TUPELO • Among the growing list of complications for local schools during the COVID-19 pandemic is supporting a group of students that is often overlooked and underserved – the homeless.

There are 100 homeless students in the Tupelo Public School District as of Sept. 29, compared to 87 a year ago, according to TPSD’s homeless liaison Ruth Baker. She believes that number may actually be larger, with the number of homeless students underreported because of the virus.

“I think we are beginning to see more of the results of people being displaced, losing housing and that kind of stuff,” Baker said. “I know that I have more students than I normally do who are in motels, and that relates definitely to the virus, or the economy, because of the virus.”

That number might seem shocking, but it’s important to note that “homelessness,” as defined by the McKinney–Vento Homeless Assistance Act of 1987, which provides federal aid for homeless shelter programs, has a much broader meaning than most would assume.

“Most think of homeless people as living on the streets, in dark alleys or behind bushes. That is one kind of homelessness,” TPSD Superintendent Dr. Rob Picou said. “We define homeless children as those who do not have a steady place to live. Typically, homeless children bounce around between relatives and friends, a night on this couch, and night on that couch, maybe even on someone’s living room floor, possibly on the streets or in a car, never knowing when they will eat next or where they will sleep tonight.”

And the number of TPSD students classified as homeless won’t decrease throughout the year, even if they find a permanent residence, because once a child receives the classification, they maintain it all year.

“The purpose of that is to maintain school stability,” Baker said. “It ensures that people have the right to remain in their school of origin for the school year. They move repeatedly, and if they were forced to change schools several times, that is a factor that will impact their school success short-term and long-term. We want to make sure that children are enrolled and they are able to stay stable throughout the year.”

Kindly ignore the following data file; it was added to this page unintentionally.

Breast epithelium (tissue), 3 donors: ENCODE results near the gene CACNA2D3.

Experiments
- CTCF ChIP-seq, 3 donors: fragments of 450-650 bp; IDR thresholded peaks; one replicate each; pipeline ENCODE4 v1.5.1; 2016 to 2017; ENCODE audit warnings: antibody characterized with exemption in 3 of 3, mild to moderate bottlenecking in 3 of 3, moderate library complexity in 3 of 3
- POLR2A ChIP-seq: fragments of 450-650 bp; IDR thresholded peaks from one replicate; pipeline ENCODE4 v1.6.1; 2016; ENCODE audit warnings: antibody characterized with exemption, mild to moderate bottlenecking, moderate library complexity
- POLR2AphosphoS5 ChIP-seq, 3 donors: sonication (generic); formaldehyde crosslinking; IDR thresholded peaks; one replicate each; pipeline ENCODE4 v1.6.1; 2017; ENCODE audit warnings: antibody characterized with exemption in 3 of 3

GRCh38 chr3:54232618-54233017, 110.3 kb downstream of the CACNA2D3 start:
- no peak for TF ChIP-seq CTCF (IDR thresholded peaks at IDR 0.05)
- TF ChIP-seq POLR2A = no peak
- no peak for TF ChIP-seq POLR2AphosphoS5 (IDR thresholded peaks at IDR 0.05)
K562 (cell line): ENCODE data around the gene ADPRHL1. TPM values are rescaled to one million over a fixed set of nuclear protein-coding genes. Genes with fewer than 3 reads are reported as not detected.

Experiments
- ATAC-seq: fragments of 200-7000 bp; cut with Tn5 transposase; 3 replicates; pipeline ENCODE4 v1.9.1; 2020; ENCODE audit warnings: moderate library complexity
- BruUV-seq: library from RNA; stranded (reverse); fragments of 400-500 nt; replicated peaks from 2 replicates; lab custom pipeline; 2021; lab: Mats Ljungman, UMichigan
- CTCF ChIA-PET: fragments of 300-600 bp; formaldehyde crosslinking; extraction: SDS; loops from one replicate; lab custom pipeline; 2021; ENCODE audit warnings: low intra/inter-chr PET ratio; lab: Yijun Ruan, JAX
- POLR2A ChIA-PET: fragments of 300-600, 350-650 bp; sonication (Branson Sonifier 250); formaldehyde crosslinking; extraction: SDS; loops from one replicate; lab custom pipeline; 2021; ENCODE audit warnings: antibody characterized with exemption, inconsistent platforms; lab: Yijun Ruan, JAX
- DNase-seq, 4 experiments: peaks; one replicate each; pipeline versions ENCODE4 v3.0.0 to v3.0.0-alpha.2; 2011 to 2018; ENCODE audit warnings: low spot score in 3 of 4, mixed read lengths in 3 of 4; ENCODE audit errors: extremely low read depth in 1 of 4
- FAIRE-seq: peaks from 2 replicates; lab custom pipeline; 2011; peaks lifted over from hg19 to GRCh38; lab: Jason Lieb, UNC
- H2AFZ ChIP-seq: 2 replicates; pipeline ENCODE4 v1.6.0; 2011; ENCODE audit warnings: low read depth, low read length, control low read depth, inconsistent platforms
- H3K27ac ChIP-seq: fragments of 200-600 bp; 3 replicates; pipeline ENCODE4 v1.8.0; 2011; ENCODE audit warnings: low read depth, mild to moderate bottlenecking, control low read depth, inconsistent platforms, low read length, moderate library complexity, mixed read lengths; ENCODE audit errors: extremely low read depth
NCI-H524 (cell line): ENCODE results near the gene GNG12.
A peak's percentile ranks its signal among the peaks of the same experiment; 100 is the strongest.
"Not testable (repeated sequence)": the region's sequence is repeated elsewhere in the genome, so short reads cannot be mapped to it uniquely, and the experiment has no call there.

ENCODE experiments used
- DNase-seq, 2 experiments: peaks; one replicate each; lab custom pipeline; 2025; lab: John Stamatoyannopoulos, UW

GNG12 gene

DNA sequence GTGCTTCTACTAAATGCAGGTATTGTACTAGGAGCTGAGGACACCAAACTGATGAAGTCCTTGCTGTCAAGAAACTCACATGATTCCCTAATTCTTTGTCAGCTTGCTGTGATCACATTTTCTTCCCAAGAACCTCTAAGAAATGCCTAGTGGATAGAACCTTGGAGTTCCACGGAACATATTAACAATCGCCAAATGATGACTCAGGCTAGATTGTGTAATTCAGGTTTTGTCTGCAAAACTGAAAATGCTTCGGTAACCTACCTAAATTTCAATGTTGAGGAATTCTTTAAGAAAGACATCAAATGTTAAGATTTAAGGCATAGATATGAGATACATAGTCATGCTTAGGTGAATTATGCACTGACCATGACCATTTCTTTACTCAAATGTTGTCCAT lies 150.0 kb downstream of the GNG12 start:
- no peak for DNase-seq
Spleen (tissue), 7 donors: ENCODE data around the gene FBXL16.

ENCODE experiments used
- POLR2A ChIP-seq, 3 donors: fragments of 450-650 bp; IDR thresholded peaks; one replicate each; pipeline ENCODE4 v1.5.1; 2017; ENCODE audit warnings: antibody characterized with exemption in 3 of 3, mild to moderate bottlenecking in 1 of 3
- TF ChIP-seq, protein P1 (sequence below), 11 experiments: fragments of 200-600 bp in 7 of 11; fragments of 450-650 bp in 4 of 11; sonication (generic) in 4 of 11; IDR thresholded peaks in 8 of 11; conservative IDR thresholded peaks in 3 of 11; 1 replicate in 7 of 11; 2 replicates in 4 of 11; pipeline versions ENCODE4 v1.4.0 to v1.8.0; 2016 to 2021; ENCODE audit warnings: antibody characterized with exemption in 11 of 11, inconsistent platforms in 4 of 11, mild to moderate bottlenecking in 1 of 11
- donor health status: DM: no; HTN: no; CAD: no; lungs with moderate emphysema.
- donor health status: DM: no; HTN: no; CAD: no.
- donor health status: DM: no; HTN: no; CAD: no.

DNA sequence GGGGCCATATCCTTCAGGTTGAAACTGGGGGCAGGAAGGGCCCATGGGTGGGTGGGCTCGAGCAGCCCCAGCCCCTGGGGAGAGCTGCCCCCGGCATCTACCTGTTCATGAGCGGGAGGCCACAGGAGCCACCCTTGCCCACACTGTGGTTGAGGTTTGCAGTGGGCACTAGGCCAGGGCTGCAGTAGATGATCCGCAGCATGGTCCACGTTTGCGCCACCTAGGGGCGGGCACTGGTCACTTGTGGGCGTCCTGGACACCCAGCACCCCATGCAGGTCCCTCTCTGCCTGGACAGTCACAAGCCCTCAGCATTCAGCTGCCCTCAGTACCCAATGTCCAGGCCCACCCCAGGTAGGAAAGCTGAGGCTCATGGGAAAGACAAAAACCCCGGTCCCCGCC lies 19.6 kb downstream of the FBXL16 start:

In order to further support Tupelo’s homeless students, the TPSD’s Board of Trustees approved the creation of a new McKinney-Vento student advisor position at its August board meeting and plans to fill the position by mid-October.

“We expect the number of homeless children to increase during these uncertain times with the pandemic and economy,” Picou said. “Homeless children are typically hungry and lonely. The McKinney-Vento advisor will help us provide support for these children.”

Jamie Vowell, counselor at Carver Elementary School, said the number of homeless students at her school has increased this year. As of Sept. 30, there were 13 students classified as homeless compared to eight at the end of September 2019.

Vowell has been a counselor at Carver Elementary School for five years and provides professional development to inform staff and raise awareness of homeless and at-risk students at the beginning of each school year. As part of her training, she explains the McKinney-Vento Act, students’ rights, how teachers can help, and warning signs to look for with students in class.

McKinney-Vento-classified students are eligible to enroll immediately without proof of residency documentation and automatically receive free lunch, Vowell said. Counselors also assist their parents in obtaining any immunization or medical records these students lack.

The COVID-19 pandemic and the economic downturn it caused have resulted in even more challenges for homeless students, but Baker’s office and school counselors across the district routinely link them with community organizations that provide resources.

The Junior Auxiliary of Tupelo is one such organization. Through various programs like Silent Servings and the Clothes Closet, they’re able to feed and clothe students in need.